US 'deeply concerned' over Israeli settlement expansion

After approval of new building, Obama administration says Israel's actions run counter to efforts to resume direct talks.

April 5, 2011 09:54
2 minute read.
Jewish settlement

311_settlement. (photo credit: Ariel Jerozolimski)


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The US on Monday expressed concern over Israel's approval of 942 housing units in Jerusalem's Gilo neighborhood as well as the approval of master plans for several West Bank settlements that is expected to lead to increased building in those areas.

"The United States is deeply concerned by continuing Israeli actions with respect to settlement construction," ABC News quoted White House National Security Staff spokesman Tommy Vietor as saying.

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"Not only are continued Israeli settlements illegitimate, Israel’s actions run counter to efforts to resume direct negotiations," Vietor added.

The US statement came as President Shimon Peres was in Washington where he met with US Secretary of State Hillary Clinton on Monday and was scheduled to meet with US President Barack Obama on Tuesday.

On Monday, the Jerusalem Local Building and Planning Committee gave initial approval to a plan for 942 homes in the southern Jerusalem neighborhood of Gilo, which is located across the 1967 Green Line.

According to reports, the plan will encompass 88,000 square meters, and includes zoning for up to 300 additional units in the future.

The project must still pass the approval of the Interior Ministry’s District Planning and Construction Committee, and it will be years before construction could begin.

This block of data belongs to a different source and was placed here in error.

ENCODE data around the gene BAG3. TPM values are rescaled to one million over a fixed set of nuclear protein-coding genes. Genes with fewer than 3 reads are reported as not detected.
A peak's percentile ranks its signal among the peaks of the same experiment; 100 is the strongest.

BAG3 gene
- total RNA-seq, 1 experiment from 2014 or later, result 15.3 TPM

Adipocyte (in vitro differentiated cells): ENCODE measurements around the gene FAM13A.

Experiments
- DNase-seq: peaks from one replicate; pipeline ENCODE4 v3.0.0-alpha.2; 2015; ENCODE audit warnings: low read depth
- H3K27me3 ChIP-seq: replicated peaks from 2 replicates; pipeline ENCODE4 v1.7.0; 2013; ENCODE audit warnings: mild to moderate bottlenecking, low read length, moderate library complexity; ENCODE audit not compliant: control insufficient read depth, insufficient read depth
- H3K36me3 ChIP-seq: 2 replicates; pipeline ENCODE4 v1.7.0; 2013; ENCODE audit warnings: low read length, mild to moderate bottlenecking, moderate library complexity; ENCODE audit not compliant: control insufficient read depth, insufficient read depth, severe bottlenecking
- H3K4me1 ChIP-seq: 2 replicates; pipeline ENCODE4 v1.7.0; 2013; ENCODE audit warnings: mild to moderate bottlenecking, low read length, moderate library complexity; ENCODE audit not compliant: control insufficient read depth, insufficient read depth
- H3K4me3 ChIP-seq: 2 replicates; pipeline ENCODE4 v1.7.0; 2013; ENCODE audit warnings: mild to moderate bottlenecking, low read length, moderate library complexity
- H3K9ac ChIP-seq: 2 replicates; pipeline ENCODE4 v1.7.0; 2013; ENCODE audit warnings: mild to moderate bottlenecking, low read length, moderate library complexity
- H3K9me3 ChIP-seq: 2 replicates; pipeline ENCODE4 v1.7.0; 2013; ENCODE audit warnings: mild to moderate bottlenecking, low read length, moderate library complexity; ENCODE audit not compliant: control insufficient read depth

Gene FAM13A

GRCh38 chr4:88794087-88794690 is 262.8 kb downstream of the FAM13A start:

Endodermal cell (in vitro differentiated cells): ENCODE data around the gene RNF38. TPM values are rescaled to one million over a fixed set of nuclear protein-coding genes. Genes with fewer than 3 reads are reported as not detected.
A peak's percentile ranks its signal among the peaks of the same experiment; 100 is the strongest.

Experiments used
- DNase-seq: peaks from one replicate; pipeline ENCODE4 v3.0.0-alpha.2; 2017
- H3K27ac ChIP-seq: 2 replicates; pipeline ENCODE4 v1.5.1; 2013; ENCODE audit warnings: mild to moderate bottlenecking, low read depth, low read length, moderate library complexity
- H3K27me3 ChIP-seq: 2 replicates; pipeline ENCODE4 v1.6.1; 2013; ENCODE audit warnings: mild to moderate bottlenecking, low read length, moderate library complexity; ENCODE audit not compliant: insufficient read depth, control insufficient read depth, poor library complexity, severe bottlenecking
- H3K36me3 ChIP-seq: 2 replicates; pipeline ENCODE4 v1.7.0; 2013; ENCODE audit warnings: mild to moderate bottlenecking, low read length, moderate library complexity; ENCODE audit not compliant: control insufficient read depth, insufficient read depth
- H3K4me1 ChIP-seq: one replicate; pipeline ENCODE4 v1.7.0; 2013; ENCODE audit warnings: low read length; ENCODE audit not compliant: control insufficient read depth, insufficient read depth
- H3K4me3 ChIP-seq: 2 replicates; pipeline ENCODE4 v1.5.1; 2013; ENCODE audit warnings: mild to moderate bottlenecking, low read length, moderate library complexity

Earlier on Monday, in a rare move, Defense Minister Ehud Barak paved the way for more settlement construction when he approved master plans in four West Bank Jewish communities – Nofim, Eshkolot, Rotem and Hemdat.

The Defense Ministry’s settlement adviser, Eitan Broshi, said that the move simply adjusted a technical oversight.

“We are talking about already existing legal settlements, located on state land,” Broshi said.

“These are not outposts,” he added. “This is a statutory change and is not a shift in policy.”

No new building permits were issued, and the Defense Ministry would have to issue more authorizations before construction could begin as a result of the plans’ approval, he said. The move merely strengthens the legal standing of these communities with respect to state funding, utilities and expansion projects in existing homes, he explained.

Melanie Lidman and Tovah Lazaroff contributed to this report

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